Capt A C Ogden LG win the Grand Military Gold Cttp with Maj The Hon M R M Watson LG coming a very close third. April. Easter Eggs tucked under their arms thc Regiment departed for Easter leave in early April. The rugby team. however. abstained frotn too mttch chocolate and catne away with the UK Cavalry Cttp by beating the newly formed King's Royal Hussars in the Final. One Troop of The Life Guards joined the Royal Marines on alt amphibious Exercise Dragon Hammer for a month, Lt J F C Coopcr LG and It) men decided it was such fun that they staycd for an extra weck sailing on HMS Fearless to Cyprtts where they trained on Akamas Ranges. The Belize troop departed for their six month tour undcr command of L1 .1 E A lugs-Chambers RHG/D and 3Lt .I II Fuller LG. May. The merry month was ittdccd merry as the Regiment won the Cavalry Cup beating the Light Dragoons 37-11 and preparations got under way for ottr Presentation of Standards by HM The Queen. This was a wonderful parade and all

on Horse Guards surpassed themselves with a truly splendid performance, The two armoured squadrons were provided by /\ and C Sqns with B. D and HQ Sqns doing all the work behind the scenes. The Standards Parade notwithstanding the Regiment still maintained its normal dtttics with A Sun on BBGT north and RI IQ on a 3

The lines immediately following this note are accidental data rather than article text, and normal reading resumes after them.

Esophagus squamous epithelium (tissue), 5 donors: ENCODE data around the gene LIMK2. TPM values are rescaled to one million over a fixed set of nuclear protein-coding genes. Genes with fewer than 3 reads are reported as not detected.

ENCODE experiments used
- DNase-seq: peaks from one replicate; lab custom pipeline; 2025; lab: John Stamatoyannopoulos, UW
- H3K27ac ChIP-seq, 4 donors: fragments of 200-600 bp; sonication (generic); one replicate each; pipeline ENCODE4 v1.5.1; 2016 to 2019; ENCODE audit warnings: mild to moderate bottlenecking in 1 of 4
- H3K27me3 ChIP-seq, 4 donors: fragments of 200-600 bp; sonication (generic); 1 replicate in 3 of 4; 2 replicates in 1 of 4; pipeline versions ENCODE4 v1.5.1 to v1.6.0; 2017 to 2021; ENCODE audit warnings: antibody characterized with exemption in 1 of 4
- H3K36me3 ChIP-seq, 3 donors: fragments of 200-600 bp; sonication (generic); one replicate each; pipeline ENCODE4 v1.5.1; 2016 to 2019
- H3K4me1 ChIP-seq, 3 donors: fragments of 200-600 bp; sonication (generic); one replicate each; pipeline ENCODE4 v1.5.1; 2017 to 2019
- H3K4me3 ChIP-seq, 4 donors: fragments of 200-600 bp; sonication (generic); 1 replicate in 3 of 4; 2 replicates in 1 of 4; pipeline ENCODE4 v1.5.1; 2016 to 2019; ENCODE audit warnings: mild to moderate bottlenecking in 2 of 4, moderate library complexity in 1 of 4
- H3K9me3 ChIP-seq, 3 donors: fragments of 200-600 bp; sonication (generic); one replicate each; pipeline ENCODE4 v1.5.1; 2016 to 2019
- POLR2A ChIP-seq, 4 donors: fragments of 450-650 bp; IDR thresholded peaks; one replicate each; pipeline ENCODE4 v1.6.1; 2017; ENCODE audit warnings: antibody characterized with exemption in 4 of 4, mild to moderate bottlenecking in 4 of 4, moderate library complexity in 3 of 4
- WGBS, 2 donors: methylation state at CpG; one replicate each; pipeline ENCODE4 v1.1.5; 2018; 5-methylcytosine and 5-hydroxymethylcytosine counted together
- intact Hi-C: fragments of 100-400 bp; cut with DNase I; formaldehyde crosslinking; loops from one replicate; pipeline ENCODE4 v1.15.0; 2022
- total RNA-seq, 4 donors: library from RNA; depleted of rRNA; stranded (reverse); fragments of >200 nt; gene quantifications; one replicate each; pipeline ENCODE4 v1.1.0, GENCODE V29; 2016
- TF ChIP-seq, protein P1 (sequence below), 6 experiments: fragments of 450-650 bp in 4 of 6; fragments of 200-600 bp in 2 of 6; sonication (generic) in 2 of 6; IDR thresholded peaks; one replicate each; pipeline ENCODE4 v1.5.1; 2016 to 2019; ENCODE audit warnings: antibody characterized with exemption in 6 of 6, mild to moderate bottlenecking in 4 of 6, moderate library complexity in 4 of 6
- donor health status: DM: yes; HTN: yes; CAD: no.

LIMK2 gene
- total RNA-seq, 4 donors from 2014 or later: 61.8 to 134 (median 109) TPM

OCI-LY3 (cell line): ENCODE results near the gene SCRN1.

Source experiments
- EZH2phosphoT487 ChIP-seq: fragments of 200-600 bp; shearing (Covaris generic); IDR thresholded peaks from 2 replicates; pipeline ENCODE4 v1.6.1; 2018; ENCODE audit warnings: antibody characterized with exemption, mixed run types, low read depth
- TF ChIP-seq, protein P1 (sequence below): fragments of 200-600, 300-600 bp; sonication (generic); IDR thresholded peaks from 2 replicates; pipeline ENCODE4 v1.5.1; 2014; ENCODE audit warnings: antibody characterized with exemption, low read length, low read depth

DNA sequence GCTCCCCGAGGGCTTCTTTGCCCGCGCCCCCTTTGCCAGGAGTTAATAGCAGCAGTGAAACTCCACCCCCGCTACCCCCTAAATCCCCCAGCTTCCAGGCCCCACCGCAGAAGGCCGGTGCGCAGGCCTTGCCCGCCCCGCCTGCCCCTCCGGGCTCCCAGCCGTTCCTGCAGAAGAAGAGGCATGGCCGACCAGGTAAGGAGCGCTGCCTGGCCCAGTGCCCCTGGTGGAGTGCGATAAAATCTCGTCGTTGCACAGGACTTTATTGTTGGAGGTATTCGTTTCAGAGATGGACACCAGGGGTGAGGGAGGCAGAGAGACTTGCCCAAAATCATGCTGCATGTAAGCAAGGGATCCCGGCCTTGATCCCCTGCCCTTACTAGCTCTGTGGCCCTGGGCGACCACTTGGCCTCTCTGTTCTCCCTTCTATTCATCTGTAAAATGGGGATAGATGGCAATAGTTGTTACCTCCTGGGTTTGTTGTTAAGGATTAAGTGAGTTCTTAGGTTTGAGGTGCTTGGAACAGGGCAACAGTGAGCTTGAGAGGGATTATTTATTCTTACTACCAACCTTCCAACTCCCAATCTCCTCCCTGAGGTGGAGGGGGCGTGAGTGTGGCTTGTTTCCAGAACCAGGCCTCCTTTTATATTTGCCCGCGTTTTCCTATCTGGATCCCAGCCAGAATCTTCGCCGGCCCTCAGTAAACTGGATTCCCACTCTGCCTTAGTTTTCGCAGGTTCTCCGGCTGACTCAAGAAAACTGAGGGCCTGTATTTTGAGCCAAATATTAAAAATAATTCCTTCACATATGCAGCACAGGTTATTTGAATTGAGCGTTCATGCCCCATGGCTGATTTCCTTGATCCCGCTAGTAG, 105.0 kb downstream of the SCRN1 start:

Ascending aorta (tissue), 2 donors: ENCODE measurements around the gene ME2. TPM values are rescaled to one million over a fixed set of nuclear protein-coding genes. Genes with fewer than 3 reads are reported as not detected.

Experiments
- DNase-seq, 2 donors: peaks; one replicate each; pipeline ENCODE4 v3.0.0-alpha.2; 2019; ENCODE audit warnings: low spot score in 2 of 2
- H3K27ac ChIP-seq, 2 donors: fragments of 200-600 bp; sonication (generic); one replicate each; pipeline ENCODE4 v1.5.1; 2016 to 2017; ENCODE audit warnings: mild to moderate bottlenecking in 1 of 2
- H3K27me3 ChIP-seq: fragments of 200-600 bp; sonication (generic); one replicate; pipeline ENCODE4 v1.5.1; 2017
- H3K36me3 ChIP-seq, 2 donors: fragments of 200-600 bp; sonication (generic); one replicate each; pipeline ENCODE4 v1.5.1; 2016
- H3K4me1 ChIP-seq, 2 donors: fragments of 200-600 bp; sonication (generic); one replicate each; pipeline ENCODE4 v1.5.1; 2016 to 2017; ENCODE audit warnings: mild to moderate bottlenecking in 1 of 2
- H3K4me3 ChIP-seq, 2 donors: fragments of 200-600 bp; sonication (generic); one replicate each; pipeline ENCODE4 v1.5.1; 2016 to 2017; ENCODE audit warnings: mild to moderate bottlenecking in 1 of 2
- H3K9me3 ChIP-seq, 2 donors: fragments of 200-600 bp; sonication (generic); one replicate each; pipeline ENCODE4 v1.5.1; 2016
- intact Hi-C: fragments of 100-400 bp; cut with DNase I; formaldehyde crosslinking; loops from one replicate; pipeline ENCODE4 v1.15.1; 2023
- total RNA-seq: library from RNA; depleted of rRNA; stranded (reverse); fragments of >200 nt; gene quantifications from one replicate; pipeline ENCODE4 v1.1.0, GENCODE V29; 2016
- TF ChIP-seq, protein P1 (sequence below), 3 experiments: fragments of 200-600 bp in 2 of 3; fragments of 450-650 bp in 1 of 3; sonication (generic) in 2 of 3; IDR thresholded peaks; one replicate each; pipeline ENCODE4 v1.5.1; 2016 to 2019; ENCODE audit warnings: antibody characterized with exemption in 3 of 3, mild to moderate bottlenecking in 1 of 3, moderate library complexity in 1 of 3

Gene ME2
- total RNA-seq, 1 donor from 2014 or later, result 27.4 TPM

(UK) Div BBGT. June. Capt G C N Lane Fox RHG/D handed over the Adjtitant‘s chair to Capt A .l

P Woodward RHG/D.

C and D Sqns

immediately left for Castlcmartin for their Annual Firing. meanwhile the rest of the Regiment hosted the Mounted Regiment for the Garter Service. B Sqn had their tttrn at BBGT North and Comberincre Barracks fast became like Picudilly Circus with moves of personnel all over the country. The filial soldiers back to Windsor were the Blues and Royals Northern Ireland platoon under command of Lt I P Barclay RHG/D returning after a very successful tottr with the Irish Guards. July. The Regiment now assembled we then departed on Ex Union Call. a regimental FTX involving all the Sqns and taking in most of the South of England. We were blessed by glorious weather. the exercise went very well with most vehicles covering over 400 miles. and it will be of no surprise to readers to know that all the vehicles made the journey back into Catnp once Endex had been called. The officers welcomed the officers of thc lst Battalion Scots Guards who had become otir new neighbours in Victoria Barracks with a traditional Household Cavalry lunclt. The Squadrons. meanwhile. were preparing their adventure traitting packages with A Sqn going hill walking in Dcrbyshire. B Sqn enjoying the facilities of Fremington. C Sun cnjoyi g the hospitality of the Wclsh and D Sqn crossing tltc border to Fort George in Scotland. Willi the Rugby team rttggcd tip for the summer. the polo team took over the regimental pot hunting and was rewarded